IS­ABEL SPEARMAN WHY IT WORKS

The Daily Telegraph - - Fashion -

No two fig­ures are the same, which can make buy­ing off-the-peg work­wear tricky. But it’s worth per­se­ver­ing for the per­fect fit

Q

I’ve just moved into a more cor­po­rate sec­tor with a nar­rower dress code, mostly suits. I’ve never thought they flat­ter my fig­ure – is there a knack to find­ing one that will?

A

How to dress for your body shape is a con­ver­sa­tion

I have all the time with friends, clients and brands that I work with. It’s im­por­tant to un­der­stand your own shape so that you can buy clothes that fit well; I can’t tell you how many times my clients see them­selves in an en­tirely dif­fer­ent way from how I (or other peo­ple) see them.

Of­ten their style has not moved on since hav­ing chil­dren or even across decades, so they’re still strug­gling to dress for the shape they used to be.

Or, they spend too much time fo­cus­ing on hid­ing their bad bits, and not enough on mak­ing the most of their good bits. And every­one has good bits! Clothes play a vi­tal role in com­mu­ni­ca­tion be­fore we even open our mouths, and a too-tight dress or a badly-fit­ting jacket can un­der­mine an in­ter­view, pre­sen­ta­tion or speech. Re­mem­ber to take a good look at your­self and your wardrobe ev­ery so of­ten – start­ing now. Has your body changed re­cently, and if so, where? What out­fits do you feel good in? Don’t ob­sess about dress sizes: ev­ery brand sizes slightly dif­fer­ently (I range from an 8-14 de­pend­ing on the shop). I have a client who is so ob­sessed with wear­ing a size 10 that I had to start cut­ting the la­bels out – she looks so much bet­ter (and slim­mer) in a 12. While you’re get­ting started, don’t be afraid to take ev­ery­thing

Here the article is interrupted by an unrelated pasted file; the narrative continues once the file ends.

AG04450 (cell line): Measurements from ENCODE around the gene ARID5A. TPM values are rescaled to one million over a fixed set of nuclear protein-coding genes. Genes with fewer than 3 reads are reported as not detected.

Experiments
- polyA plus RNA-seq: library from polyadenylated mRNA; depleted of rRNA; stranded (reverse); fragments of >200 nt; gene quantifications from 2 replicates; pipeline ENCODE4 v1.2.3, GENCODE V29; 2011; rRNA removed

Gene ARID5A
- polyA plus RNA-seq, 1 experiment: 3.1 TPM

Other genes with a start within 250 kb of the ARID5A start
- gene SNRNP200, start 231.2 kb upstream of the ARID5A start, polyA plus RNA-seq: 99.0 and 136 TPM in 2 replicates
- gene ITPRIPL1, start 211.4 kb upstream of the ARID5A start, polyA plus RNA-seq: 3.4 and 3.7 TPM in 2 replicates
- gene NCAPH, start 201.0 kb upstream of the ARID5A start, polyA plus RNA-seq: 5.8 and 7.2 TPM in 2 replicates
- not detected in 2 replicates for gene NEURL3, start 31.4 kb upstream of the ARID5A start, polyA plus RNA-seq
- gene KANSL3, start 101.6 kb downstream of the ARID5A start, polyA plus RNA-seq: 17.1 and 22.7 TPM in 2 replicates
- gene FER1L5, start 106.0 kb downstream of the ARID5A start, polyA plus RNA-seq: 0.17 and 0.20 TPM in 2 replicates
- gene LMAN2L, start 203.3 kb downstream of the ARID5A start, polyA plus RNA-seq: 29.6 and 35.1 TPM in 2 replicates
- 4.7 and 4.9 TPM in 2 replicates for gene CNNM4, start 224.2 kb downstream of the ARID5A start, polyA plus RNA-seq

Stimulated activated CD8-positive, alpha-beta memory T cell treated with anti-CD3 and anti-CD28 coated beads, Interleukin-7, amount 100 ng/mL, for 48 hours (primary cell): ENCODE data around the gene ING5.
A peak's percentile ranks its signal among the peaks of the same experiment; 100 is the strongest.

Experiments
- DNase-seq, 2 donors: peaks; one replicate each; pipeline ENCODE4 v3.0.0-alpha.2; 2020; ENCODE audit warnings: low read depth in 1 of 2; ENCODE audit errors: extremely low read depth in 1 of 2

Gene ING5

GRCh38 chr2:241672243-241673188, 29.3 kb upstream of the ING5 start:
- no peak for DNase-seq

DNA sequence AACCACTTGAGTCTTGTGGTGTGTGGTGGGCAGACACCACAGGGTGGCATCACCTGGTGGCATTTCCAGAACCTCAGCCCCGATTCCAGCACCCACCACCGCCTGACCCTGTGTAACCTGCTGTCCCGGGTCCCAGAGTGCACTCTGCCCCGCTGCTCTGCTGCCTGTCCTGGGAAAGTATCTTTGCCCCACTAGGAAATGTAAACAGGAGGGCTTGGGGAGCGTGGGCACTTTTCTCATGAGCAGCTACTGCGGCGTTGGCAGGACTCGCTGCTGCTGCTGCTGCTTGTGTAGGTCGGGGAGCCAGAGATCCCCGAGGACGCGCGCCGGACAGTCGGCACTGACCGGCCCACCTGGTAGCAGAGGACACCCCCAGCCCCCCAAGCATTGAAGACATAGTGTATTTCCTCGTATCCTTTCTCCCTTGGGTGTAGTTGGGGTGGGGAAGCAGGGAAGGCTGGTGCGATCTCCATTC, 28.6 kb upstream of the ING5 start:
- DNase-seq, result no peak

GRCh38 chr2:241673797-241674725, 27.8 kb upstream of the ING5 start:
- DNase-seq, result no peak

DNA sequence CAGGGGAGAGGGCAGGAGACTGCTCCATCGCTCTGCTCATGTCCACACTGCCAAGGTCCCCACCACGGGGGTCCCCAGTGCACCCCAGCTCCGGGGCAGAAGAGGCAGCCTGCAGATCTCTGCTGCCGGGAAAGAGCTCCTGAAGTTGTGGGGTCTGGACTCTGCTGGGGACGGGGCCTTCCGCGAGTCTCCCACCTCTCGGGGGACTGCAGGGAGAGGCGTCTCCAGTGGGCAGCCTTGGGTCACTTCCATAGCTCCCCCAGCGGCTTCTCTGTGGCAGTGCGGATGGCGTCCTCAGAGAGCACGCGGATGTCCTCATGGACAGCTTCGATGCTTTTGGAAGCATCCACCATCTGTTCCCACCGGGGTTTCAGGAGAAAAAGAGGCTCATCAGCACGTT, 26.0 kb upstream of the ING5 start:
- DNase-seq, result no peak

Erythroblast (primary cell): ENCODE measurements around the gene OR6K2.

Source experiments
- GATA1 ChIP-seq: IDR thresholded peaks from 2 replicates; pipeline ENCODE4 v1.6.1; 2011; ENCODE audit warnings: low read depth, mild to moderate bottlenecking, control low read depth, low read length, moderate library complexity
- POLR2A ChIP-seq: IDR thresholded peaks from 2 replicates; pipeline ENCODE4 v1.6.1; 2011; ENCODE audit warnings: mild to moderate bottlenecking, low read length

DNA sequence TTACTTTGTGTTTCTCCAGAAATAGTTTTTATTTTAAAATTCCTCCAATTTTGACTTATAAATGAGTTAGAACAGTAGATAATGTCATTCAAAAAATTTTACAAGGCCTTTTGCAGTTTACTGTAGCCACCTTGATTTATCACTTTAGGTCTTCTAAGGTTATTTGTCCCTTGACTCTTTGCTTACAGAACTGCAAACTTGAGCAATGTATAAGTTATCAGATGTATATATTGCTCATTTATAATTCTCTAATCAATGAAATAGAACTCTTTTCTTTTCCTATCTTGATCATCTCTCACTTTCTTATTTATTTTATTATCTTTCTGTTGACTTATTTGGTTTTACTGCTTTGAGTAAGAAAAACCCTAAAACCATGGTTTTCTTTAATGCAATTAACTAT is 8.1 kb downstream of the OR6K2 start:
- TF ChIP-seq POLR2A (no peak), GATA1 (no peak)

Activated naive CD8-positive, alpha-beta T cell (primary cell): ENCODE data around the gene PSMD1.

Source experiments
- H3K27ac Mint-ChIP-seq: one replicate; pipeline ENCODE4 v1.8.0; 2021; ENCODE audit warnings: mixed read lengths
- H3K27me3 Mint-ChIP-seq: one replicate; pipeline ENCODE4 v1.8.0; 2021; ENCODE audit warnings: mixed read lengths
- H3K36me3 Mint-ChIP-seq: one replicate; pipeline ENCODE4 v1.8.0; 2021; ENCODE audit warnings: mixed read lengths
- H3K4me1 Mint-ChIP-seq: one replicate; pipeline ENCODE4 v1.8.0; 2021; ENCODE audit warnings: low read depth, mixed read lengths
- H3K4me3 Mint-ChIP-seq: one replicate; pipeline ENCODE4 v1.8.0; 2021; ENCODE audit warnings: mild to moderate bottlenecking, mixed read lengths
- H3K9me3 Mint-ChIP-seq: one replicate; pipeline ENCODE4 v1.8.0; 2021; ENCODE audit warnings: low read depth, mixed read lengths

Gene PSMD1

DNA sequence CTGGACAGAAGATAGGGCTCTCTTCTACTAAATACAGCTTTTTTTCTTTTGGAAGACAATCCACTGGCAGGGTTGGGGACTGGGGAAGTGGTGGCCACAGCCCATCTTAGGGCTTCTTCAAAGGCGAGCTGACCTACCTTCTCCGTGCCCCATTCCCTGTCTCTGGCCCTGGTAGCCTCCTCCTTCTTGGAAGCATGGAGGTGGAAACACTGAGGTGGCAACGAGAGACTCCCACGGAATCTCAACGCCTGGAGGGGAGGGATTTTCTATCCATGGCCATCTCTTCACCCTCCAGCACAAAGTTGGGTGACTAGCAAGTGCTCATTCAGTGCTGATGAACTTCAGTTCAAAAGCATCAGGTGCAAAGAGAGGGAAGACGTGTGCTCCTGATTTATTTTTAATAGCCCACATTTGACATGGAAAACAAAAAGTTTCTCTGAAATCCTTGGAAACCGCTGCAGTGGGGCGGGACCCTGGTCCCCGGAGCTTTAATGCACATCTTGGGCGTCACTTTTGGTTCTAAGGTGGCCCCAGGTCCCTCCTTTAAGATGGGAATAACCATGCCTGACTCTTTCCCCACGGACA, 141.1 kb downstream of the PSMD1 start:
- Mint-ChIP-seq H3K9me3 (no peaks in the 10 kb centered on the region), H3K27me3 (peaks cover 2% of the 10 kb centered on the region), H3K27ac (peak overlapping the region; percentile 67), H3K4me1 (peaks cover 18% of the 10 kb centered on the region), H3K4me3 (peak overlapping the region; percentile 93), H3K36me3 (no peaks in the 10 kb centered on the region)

into the chang­ing room, as things look so dif­fer­ent off the hanger. And don’t be put off by the need for mi­nor al­ter­ations, ei­ther, as they’re in­ex­pen­sively made with the help of a good tai­lor. Every­one’s shape is dif­fer­ent, but here are some ba­sic rules to use as a start­ing point.

To em­pha­sise a trim waist, add a belt to pull in floaty dresses, or tuck tops into A-line skirts, which will then skim nicely over your bum and thighs.

For a large bust, a fan­tas­tic trouser suit will draw at­ten­tion away from your top half, give shape around the waist, and elon­gate legs.

If you’re self-con­scious of your tummy, layer looser tops and jack­ets over slim trousers that show off your legs. Long, tall fig­ures that want to cre­ate some curves should em­brace pe­plum tops with pen­cil skirts.

To flat­ter and elon­gate legs, try wide-leg trousers or an an­kle-skim­ming maxi skirt. To ask Is­abel Spearman your work­wear ques­tions, email is­abel.spearman @tele­graph.co.uk or fol­low her on In­sta­gram @is­abel­s­pear­man

Edie dress, £159 (hobbs.co.uk)

Leather belt, £75 (the­fold­lon­don.com) Pin­stripe blazer, £89.99; and wide-leg trousers, £39.99 (zara.com) Cot­ton trousers, £35 (oa­sis-stores.com)

Wool check pen­cil skirt, £110 (jaeger.co.uk)

Jac­quard pe­plum top, £155 (lib­by­lon­don.com)

Newspapers in English

Newspapers from UK

© PressReader. All rights reserved.